Gattine, however, told a DHHS official Tuesday that it isn’t clear to him what the administration wants.

Earlier Tuesday, LePage told Bangor radio station WVOM that his administration still hopes to build a separate facility to house “between 15 and 20 very violent people.” The governor said such a facility is preferable to another option – being actively pursued by DHHS through legislation – to house violent or difficult-to-manage forensic patients within the Maine State Prison’s Intensive Mental Health Unit in Warren.


Yet when asked about the governor’s statements earlier in the day, DHHS Deputy Commissioner Ricker Hamilton said he was unaware of any plans to seek legislative authorization for a stand-alone facility this year. That prompted a terse exchange between Ricker and Gattine about if or when the department will present its plan to the committee.

“My frustration is that it continues to be very fluid, from my perspective, and it continues to change,” Gattine said.

Ricker replied that the department has offered multiple solutions to the Legislature.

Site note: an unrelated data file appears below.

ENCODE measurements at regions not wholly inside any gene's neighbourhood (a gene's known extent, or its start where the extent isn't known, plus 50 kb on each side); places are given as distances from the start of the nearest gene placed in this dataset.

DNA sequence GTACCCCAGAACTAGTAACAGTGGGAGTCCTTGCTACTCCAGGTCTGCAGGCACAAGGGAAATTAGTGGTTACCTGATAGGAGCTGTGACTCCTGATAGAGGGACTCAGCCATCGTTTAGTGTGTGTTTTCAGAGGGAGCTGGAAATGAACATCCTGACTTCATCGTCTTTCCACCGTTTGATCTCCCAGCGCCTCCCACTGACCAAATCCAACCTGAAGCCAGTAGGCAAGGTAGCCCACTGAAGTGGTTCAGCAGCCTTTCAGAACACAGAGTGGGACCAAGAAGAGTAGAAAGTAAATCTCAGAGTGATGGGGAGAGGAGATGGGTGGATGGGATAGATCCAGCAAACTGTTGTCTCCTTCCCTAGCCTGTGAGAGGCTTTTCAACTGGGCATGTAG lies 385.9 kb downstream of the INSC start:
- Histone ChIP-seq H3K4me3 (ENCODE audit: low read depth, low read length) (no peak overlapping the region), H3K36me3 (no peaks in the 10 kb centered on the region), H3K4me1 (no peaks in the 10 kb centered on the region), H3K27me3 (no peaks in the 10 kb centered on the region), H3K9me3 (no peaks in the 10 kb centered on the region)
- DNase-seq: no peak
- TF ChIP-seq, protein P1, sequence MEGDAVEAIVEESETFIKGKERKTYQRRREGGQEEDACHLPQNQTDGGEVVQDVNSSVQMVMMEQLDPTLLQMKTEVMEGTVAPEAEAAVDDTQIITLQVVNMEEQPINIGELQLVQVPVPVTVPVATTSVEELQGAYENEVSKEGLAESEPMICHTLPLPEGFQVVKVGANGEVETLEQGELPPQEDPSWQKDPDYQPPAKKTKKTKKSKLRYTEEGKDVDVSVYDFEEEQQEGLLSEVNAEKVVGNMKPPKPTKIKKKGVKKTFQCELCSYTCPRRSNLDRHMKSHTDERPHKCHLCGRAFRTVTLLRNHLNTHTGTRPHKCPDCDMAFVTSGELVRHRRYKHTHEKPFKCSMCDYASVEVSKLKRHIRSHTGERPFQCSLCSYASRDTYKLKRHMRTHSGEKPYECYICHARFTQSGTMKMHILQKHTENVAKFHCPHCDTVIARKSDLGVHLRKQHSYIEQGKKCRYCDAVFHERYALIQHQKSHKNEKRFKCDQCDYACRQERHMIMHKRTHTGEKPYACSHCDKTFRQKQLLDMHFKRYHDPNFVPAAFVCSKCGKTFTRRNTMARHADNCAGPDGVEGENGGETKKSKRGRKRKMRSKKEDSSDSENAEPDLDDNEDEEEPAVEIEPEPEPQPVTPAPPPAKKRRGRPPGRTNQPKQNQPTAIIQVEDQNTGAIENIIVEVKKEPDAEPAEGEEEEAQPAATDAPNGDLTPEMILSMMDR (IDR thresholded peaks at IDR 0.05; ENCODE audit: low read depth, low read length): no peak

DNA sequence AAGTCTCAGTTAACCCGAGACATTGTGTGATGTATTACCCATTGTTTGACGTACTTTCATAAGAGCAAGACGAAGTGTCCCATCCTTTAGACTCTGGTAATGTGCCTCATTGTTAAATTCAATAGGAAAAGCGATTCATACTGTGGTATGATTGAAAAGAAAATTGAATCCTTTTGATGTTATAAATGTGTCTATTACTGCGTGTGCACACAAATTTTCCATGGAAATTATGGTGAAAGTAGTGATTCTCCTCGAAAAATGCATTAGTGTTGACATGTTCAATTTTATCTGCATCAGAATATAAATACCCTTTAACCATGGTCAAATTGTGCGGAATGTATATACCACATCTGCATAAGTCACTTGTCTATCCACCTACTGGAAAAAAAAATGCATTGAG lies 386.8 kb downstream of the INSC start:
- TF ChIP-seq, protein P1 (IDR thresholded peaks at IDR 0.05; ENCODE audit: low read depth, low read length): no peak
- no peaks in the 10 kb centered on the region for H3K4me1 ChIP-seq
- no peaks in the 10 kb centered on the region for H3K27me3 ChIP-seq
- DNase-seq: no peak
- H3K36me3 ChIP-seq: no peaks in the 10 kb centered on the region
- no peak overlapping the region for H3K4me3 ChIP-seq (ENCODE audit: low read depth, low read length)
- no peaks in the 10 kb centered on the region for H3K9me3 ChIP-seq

“Riverview is a high priority for us – we found the money last session to fund those beds,” said Ricker, his tone of voice showing growing impatience with Gattine’s repeated questions. “So we provided you the vehicle and the funding for those beds. The Legislature decided to spend that $3.5 million on other priorities other than the staff and the patients at Riverview.”

The money would have provided 14 beds for forensic patients at various facilities owned by private vendors.

Hamilton also declined to respond to a list of recommendations released Monday by Court Master Daniel Wathen, a former Maine chief justice, on how to address staffing shortages and other problems at Riverview. The department has 30 days to respond to Wathen’s recommendations.



On Wednesday, Gattine said he was disappointed by Hamilton’s “evasive and unhelpful” responses. He noted that the department provided a one-page PowerPoint slide and no accompanying details to support its proposal for an $18 million, 50-bed stand-alone facility during the final weeks of last year’s legislative session. The committee has yet to see more details.